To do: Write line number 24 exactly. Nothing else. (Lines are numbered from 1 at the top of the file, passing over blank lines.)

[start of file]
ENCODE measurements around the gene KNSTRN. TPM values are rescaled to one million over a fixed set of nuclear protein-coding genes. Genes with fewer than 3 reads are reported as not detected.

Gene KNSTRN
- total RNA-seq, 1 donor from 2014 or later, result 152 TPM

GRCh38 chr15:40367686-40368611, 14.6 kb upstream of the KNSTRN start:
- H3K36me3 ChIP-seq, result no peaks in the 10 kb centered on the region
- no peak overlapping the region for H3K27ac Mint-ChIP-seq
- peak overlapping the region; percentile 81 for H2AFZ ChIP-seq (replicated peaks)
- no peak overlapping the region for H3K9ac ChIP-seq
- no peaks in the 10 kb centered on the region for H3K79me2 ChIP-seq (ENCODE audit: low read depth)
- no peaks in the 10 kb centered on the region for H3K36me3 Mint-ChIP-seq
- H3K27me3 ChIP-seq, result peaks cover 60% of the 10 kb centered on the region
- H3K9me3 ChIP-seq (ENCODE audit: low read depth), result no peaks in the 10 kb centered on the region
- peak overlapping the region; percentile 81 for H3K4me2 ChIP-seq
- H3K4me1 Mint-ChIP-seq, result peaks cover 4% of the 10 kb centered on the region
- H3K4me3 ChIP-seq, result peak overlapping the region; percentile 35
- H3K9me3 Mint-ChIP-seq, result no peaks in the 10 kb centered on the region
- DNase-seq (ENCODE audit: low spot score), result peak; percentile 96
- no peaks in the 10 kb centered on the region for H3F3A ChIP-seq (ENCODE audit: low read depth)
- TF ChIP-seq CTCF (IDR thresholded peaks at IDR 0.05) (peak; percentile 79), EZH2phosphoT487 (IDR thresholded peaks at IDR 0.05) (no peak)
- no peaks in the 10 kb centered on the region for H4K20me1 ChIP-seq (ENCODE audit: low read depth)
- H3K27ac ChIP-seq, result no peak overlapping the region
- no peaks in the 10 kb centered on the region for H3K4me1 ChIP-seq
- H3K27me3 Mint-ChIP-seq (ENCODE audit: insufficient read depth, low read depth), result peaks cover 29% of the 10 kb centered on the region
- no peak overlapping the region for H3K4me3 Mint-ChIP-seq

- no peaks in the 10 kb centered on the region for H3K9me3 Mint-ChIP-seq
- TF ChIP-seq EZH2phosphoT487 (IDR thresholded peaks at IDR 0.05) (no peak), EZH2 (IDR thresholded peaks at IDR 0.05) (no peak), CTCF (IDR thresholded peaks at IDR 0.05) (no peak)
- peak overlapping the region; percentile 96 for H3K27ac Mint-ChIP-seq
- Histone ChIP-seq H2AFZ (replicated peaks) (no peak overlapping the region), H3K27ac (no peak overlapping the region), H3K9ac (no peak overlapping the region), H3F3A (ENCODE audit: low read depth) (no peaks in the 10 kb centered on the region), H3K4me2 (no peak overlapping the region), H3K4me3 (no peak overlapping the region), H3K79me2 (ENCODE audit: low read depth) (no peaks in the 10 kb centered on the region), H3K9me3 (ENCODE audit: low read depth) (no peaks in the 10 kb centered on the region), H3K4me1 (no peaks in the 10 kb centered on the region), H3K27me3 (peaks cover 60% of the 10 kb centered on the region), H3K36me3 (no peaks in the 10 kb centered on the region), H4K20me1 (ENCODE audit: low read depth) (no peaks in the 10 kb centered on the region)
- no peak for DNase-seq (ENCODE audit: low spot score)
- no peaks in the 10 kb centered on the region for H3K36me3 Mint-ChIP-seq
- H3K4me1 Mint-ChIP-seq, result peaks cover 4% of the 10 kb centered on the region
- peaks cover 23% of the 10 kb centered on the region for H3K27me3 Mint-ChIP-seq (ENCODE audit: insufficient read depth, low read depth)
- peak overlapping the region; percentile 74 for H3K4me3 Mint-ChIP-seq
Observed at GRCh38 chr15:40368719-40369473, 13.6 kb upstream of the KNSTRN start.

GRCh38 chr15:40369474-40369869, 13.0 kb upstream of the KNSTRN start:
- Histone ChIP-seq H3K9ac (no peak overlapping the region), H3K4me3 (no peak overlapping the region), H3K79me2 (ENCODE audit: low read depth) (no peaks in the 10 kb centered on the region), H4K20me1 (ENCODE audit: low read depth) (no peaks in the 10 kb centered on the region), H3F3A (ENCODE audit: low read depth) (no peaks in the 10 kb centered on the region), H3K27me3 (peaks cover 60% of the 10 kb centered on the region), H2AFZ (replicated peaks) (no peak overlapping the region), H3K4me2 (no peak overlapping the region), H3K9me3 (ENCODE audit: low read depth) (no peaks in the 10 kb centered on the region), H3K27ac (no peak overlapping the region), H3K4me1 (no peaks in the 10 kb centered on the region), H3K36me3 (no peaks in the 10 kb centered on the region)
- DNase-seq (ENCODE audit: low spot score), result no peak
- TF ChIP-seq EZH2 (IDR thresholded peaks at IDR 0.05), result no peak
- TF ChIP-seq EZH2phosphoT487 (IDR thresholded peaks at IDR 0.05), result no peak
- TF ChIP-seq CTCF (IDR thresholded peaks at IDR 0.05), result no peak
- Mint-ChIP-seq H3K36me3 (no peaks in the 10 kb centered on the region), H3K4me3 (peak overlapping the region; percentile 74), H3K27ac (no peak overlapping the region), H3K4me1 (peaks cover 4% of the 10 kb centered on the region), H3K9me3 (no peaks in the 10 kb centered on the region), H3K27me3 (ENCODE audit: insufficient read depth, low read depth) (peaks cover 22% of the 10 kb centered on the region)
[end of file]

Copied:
- no peak overlapping the region for H3K4me3 Mint-ChIP-seq